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The immigration department chief has confirmed Australia is not negotiating with any other countries to find refugee resettlement places for people on Nauru and Manus Island who miss out on going to the United States.
Asked what happens to the refugees who miss out on America, department secretary Michael Pezzullo said there was scope for them to stay in Papua New Guinea, on Nauru or go to Cambodia.
Mr Pezzullo rubbished suggestions the US may take no refugees under the resettlement deal with Australia.
"I don't agree it could be zero," Mr Pezzullo told a Senate inquiry hearing in Canberra late last night.
He said the agreement was for in the ballpark of 1250.
Ambassador for People Smuggling Andrew Goledzinowski last week told the Senate inquiry the number was "as likely to be 2000 as zero".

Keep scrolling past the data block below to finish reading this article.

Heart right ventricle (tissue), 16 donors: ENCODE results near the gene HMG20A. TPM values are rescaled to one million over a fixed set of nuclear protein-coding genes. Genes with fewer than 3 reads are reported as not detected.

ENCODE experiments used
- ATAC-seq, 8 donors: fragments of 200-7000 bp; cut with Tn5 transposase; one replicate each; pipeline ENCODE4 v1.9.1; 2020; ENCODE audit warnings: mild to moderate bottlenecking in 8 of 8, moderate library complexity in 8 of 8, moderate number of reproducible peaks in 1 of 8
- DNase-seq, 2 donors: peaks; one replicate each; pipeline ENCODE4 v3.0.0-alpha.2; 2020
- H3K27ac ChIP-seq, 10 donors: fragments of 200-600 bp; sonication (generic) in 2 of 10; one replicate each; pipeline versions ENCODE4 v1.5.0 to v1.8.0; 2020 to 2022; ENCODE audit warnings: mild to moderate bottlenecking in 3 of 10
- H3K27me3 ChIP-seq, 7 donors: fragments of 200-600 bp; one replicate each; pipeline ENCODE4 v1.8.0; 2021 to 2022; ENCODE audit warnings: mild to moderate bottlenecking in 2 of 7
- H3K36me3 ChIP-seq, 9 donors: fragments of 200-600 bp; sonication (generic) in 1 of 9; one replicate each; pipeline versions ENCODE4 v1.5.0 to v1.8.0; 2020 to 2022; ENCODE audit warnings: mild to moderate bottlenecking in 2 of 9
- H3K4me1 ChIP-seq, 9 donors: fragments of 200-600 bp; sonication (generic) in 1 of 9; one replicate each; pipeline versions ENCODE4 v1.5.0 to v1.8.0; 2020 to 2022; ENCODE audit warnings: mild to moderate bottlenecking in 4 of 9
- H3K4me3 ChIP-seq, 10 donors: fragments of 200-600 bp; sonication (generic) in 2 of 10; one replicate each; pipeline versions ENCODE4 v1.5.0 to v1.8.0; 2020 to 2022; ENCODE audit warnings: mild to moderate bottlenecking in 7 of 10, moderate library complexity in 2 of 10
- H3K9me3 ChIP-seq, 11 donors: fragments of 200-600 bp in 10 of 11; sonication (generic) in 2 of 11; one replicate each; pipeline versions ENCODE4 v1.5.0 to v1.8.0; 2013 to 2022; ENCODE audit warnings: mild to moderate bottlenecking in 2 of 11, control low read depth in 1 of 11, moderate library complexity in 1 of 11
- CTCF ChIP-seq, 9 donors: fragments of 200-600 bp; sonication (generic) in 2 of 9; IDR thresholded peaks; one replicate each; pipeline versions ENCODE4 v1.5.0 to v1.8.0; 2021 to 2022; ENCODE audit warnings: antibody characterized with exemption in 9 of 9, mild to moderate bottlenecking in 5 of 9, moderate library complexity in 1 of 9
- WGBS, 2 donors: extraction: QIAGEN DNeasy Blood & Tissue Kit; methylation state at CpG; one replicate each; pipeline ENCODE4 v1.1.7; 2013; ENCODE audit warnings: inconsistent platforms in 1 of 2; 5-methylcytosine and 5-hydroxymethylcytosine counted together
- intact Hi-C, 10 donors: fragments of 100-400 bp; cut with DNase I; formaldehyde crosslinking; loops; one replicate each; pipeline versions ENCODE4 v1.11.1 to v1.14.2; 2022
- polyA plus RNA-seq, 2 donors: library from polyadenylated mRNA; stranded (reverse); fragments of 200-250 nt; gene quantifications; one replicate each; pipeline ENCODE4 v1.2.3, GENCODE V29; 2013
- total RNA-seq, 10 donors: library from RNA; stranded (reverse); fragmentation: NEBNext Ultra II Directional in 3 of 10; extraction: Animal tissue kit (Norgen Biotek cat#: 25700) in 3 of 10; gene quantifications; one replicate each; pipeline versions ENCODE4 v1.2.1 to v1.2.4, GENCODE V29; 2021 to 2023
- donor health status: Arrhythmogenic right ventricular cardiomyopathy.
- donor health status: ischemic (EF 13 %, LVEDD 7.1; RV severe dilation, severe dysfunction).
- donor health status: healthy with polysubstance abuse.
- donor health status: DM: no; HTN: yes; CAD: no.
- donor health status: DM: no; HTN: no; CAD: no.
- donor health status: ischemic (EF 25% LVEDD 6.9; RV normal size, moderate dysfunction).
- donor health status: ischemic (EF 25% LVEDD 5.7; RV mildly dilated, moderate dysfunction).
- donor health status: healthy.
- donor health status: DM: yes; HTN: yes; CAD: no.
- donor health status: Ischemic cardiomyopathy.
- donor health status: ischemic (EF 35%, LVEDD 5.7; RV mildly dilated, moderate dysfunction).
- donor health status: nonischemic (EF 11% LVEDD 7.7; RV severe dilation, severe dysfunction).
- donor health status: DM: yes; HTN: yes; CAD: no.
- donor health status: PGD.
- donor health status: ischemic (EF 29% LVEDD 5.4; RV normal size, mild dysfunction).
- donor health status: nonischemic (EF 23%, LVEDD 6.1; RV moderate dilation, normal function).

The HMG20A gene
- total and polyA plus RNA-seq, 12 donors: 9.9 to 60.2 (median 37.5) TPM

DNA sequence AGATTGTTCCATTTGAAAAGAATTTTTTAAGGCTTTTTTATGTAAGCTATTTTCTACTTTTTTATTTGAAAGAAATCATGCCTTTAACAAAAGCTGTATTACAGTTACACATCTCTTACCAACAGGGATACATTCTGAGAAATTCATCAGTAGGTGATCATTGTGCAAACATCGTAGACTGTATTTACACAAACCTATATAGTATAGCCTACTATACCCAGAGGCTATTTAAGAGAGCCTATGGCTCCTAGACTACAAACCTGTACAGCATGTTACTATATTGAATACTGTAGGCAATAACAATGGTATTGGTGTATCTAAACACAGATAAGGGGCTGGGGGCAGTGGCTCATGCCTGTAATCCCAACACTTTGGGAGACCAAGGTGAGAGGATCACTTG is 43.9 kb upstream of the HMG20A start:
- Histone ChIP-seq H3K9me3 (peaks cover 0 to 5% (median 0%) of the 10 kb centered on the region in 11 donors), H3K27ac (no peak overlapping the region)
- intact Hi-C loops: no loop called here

The deal was struck with the Obama administration and will reluctantly be honoured by new US President Donald Trump.
He said there were no other resettlement negotiations with other countries under way at present.
Mr Pezzullo wouldn't be drawn on past negotiations that haven't come to fruition.
There had been some speculation Australia has been in talks with Malaysia and the Philippines previously.
The hearing was told there are teams of US Homeland Security officials on Nauru doing fingerprinting and security interviews who will then go on to Manus Island in April and May. Medical screening would follow.
Department official Rachel Noble said America had not set any parameters around the country-of-origin of refugees that it will accept, despite a 90-day travel ban to the US by citizens of six Muslim countries - Yemen, Iran, Libya, Syria, Somalia and Sudan.
The department took on notice a question about whether refugees, asylum seekers and detention centre staff have been exposed to cadmium poisoning from a slime dump on the island.